In our ongoing series, Data Bytes, we ask questions, conduct industry research, dive into the data, and bring our expert analysis to you so you can use our findings to improve your business practices.
This week, we unearthed insights into how best to solicit product-related feedback from customers to drive product research.
Collecting feedback from real customers is an important part of improving your current product line and developing future offerings. And, as we discovered, product feedback surveys can also be an important driver of future sales.
To discover these insights, we went directly to consumers by surveying just under 400 people on customer feedback, incentives, and likelihood of making a future purchase.
These are our three biggest findings from our study.
How Likely Are Customers to Provide Feedback to Brands?
When embarking on a product research project, one of the first options is to create a consumer feedback study, often the first question that researchers ask themselves is: will our customers even respond?
It turns out, the answer is overwhelmingly yes, even without an incentive.
74% of respondents surveyed reported that they are either likely or very likely to respond to a brand’s request for specific product feedback. This percentage increases when you segment responses by age groups.
91% of respondents between the ages of 35 and 44 say they are likely or very likely to respond to solicitations for direct product feedback before an incentive is offered.
This means, for brands and products whose target audience falls within this age range, you may be able to get the results you need just by asking for input.
That said, when it comes to surveying customers for product feedback, time is of the essence.
How Much Time Will Customers Spend Providing Feedback?
Your audience may be happy to provide feedback without an incentive, but before you dive into creating an in-depth survey or schedule phone interviews, keep in mind this important fact:
The overwhelming majority of customers who will provide feedback without an incentive will only spend five minutes with you.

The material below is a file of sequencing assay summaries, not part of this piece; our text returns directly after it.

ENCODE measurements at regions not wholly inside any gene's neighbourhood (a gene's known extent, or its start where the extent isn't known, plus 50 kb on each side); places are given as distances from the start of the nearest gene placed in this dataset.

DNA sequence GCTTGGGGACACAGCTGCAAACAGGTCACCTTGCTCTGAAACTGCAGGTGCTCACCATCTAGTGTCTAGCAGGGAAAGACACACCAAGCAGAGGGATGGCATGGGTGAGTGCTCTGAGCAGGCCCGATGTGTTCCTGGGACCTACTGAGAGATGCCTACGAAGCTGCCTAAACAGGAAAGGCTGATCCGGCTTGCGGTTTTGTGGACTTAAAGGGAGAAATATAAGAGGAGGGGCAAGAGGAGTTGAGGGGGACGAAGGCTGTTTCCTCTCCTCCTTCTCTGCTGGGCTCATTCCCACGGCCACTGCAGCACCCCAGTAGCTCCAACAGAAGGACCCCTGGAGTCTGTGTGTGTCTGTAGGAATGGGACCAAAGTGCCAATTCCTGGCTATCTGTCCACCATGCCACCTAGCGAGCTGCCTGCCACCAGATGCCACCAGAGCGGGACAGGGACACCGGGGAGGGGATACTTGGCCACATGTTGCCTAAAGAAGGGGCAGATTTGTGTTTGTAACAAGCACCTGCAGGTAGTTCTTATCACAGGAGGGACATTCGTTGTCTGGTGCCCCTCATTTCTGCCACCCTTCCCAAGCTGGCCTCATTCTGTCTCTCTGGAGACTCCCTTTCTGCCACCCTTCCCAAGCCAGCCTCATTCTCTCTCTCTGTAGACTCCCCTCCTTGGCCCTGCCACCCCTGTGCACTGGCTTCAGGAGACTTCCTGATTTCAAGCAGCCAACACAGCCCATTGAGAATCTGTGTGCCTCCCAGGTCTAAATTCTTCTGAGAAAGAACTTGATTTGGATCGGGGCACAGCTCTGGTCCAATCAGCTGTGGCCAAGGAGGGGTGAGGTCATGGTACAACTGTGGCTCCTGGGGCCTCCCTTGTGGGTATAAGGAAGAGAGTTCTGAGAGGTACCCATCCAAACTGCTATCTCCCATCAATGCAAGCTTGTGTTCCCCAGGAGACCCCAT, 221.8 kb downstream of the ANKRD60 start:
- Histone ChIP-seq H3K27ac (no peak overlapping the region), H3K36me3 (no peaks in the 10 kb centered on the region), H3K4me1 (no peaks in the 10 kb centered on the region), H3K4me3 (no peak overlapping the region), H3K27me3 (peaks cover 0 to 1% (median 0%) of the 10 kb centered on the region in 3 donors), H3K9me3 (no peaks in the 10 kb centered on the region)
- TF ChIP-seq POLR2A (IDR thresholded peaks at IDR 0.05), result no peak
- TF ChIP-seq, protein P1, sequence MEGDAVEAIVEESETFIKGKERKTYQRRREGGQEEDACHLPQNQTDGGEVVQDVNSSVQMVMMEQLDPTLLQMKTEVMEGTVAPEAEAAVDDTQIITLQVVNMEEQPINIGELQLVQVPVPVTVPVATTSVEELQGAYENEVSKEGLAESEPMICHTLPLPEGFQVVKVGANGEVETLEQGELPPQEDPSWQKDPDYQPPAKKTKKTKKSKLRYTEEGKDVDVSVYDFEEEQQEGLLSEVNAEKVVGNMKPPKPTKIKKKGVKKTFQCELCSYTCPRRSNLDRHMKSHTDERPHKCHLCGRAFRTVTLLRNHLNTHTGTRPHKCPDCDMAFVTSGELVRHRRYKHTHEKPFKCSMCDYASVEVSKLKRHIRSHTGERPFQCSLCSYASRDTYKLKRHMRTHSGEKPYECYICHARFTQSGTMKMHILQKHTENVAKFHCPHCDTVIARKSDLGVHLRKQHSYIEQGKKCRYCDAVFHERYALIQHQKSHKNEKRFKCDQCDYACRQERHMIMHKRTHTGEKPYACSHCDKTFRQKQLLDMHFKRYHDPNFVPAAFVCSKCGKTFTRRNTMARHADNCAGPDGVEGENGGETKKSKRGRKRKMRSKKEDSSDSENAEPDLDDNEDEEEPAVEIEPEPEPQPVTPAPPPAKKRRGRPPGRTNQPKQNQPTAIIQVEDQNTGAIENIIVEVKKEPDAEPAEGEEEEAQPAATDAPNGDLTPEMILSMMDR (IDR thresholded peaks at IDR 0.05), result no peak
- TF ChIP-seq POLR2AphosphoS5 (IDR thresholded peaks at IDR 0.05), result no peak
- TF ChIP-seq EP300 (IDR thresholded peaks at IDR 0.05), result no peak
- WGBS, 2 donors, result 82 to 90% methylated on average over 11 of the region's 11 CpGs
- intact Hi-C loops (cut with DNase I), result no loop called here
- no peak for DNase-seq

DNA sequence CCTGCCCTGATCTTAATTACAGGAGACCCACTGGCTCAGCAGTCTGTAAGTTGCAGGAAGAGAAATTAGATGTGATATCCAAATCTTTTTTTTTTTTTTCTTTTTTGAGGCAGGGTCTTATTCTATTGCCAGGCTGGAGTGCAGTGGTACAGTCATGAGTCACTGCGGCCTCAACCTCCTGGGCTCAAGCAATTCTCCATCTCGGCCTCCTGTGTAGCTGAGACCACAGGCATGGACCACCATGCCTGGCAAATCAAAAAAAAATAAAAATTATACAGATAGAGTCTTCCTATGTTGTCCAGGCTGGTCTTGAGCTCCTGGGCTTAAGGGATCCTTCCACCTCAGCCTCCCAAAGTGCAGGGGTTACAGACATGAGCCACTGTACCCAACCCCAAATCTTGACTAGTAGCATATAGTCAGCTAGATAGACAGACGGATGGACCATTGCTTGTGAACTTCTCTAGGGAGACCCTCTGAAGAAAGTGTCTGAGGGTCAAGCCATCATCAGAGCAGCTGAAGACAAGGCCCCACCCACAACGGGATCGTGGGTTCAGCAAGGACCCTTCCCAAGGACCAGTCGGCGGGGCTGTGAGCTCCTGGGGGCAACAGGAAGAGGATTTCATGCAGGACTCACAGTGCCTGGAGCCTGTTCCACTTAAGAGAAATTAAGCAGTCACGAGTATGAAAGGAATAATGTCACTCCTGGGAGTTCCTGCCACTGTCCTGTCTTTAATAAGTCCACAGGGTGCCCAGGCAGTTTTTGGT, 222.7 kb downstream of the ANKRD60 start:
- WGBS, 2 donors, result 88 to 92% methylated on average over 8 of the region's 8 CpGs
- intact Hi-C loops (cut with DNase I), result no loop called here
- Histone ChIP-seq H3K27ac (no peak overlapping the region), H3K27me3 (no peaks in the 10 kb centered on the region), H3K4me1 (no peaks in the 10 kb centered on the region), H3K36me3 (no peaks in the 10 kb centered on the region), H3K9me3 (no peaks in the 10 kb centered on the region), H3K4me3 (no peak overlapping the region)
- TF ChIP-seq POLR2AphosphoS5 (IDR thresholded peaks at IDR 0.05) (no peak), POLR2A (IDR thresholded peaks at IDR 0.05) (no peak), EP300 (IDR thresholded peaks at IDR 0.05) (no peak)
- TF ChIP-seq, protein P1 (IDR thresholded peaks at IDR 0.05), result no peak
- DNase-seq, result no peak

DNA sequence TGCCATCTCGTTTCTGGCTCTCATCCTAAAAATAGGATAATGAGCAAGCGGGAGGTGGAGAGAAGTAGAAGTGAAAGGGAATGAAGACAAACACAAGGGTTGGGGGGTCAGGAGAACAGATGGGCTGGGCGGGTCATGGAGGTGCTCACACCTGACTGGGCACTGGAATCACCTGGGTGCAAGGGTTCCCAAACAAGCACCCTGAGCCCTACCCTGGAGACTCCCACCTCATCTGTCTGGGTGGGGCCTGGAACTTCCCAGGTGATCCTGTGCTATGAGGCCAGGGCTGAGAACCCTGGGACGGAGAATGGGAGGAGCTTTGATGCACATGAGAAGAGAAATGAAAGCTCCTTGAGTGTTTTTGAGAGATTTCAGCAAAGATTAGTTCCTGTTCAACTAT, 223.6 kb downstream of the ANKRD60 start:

In fact, without an incentive, you are twice as likely to receive five minutes of feedback than 10 minutes. This means, you have to keep your survey short, sweet, and to the point.
Relying mostly on multiple choice and short answer questions, a five minute product feedback survey will be about 10 questions long.
But for more in depth projects, five minutes may not be enough to collect all of the data that you need. In these cases, you’ll need an incentive.
Does Asking for Product Feedback Influence a Customer’s Likelihood of Purchasing Again?
Have you ever wondered if collecting product feedback had any effect on a customer’s opinion of the brand and therefore their likelihood of making another purchase later on?
For a large percentage, asking the question makes all of the difference.
42% of respondents surveyed report that they are more likely to make a future purchase with a brand that asks for their feedback on a particular product.
By conducting product research with customer feedback surveys, you’re not just helping improve your product line right now. You are also laying the foundations of customer trust and loyalty that drive future sales.
Get Started with Product Feedback Surveys
As you begin your next round of product research, keep these three takeaways in mind. By designing your surveys and interviews around your audience’s preferences, you will increase the quality of the feedback you collect, increase future sales, and improve your bottom line.
New to creating product feedback surveys? See our quick-start guide and free templates for everything you need to get started.